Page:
Creating a compendium can take a good amount of time from your project team.  It’s recommended to allot for this soon after signing on for the new integration project and possibly even before official project kick-off.  Typically the vendor you’re working with will have a template for you to begin building from, including the fields they allow and utilize compendium values for.  Depending on the amount of time your staff can devote to building, I have seen this process take anywhere from two weeks to two months.  Getting out in front of this will prevent it from pushing back your project timeline.

There are many fields that can be included in a compendium and you’ll want to discuss with your vendor what is available.  At the very least, you’ll want your order codes/mnemonics to match between the two systems.  This is typically the largest part of the compendium and mapping manually through an interface engine can become a build and support nightmare.  Other fields I’ve regularly seen in a compendium include provider mnemonics, insurance companies, race values, payment types and order statuses.  It’s recommended that you take advantage of any field your vendor allows.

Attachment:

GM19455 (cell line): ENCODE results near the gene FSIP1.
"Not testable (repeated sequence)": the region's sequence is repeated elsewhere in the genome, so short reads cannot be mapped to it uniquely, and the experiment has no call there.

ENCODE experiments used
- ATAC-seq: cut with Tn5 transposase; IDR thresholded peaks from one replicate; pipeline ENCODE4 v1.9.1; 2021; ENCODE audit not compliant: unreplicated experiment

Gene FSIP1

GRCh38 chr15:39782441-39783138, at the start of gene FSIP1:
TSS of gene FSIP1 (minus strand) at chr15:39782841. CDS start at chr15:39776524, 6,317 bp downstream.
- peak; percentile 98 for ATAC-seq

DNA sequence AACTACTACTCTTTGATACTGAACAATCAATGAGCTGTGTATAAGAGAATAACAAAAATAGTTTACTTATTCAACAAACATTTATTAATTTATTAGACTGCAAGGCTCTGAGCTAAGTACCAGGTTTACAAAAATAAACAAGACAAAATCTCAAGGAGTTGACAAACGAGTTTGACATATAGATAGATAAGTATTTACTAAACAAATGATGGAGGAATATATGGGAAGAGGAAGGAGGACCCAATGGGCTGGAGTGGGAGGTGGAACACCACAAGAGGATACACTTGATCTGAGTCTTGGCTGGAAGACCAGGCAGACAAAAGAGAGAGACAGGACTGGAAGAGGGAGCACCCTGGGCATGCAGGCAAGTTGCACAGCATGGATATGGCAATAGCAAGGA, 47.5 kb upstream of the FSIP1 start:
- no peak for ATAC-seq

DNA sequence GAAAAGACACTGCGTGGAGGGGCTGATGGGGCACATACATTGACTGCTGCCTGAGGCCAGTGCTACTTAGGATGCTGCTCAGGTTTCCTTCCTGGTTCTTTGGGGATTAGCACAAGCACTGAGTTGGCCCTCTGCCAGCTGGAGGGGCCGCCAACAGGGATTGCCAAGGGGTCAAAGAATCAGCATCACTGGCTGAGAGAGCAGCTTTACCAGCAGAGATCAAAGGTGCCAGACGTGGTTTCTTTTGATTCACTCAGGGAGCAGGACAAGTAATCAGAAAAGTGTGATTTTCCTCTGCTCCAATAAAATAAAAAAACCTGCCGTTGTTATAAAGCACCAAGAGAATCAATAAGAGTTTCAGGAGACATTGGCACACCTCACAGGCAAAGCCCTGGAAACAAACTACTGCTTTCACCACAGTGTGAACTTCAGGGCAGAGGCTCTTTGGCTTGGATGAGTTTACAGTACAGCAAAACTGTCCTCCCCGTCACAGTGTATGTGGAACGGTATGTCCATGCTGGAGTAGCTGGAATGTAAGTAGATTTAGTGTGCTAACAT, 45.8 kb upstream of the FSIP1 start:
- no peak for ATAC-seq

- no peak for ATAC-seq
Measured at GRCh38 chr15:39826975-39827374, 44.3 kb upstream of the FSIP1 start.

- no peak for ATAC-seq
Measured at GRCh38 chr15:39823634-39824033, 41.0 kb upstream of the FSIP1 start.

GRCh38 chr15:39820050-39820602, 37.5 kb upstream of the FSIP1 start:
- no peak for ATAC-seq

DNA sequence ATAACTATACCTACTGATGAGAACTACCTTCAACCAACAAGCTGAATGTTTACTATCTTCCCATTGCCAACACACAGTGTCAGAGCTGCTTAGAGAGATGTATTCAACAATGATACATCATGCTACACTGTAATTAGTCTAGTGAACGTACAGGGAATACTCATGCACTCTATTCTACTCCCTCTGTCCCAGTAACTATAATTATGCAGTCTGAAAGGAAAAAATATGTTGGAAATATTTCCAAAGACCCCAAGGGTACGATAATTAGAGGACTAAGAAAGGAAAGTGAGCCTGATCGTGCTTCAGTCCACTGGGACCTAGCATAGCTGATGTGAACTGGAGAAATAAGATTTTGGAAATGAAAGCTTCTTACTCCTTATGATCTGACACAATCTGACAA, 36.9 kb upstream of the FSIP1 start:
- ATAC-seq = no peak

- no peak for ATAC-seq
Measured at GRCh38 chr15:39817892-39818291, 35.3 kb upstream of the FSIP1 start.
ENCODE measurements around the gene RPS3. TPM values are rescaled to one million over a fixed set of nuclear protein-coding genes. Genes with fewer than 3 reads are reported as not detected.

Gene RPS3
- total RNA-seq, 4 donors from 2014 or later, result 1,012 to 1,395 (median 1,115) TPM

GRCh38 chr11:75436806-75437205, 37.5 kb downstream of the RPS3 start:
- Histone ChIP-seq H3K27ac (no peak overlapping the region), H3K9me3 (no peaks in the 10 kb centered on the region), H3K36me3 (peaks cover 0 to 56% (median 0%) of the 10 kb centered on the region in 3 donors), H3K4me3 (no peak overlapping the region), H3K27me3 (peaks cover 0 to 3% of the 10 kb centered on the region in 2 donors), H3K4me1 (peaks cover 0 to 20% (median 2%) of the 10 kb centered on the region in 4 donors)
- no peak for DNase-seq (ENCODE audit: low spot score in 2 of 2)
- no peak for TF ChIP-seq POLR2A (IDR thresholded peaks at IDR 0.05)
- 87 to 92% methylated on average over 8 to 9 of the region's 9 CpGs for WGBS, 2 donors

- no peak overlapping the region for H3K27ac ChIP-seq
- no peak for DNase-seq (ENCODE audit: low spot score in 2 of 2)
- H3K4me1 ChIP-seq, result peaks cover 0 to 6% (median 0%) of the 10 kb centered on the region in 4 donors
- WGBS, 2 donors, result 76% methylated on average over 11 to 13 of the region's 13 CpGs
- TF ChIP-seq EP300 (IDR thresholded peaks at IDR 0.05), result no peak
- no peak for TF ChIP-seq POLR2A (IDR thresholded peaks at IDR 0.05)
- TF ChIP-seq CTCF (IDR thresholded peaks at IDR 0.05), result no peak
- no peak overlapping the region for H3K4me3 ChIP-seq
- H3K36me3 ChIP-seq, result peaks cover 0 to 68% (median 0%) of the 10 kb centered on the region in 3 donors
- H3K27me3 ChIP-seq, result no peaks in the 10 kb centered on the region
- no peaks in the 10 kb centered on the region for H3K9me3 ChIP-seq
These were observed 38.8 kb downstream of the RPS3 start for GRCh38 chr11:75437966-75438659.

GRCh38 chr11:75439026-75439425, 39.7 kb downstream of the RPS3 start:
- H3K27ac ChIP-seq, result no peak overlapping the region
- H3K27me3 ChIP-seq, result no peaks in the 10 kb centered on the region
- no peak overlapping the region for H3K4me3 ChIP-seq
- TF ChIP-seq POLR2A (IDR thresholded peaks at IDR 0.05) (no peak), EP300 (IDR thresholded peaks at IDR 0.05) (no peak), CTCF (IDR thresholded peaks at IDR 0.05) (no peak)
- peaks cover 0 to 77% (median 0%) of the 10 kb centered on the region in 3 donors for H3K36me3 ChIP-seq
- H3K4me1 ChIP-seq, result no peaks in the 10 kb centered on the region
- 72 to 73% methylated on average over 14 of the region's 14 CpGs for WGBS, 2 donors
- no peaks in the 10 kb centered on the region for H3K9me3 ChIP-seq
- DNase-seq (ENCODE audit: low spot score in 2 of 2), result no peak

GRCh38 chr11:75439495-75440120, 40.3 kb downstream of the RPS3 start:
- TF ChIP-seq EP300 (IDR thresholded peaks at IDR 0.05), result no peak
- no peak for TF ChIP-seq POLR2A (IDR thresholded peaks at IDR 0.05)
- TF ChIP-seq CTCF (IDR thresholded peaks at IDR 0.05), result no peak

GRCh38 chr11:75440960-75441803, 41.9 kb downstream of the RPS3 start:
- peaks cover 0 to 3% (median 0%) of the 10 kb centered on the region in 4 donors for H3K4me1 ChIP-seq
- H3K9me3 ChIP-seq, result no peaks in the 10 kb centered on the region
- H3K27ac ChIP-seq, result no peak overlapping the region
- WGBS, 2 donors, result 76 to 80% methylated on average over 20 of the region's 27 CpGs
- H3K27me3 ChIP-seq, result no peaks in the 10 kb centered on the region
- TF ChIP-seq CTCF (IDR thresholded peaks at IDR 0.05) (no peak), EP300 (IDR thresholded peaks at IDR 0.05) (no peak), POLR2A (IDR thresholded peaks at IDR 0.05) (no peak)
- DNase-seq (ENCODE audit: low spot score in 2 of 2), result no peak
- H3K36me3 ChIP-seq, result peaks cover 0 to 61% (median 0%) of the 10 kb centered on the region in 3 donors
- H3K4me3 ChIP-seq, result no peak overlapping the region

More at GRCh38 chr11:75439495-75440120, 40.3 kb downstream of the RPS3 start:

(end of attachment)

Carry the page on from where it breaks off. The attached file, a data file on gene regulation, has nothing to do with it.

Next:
One final aspect that is helped by the compendium is the long-term support of your integration project.  As test mnemonics or providers are added, modified or removed from either system, a compendium gives you one place to update these.  This stops you from having to remember to update them in your HCIS, your vendor, and also in whatever tool you’ve chosen to use to map the two systems.  Limiting failure points is always key in integration projects, which by definition involve multiple moving parts.

Integration projects are a big undertaking, especially when going beyond admission data and transmitting orders and results.  Simplifying the steps between data transfer at every step should be a top priority.  The building of a strong compendium will have you well on your way to a successful integration project!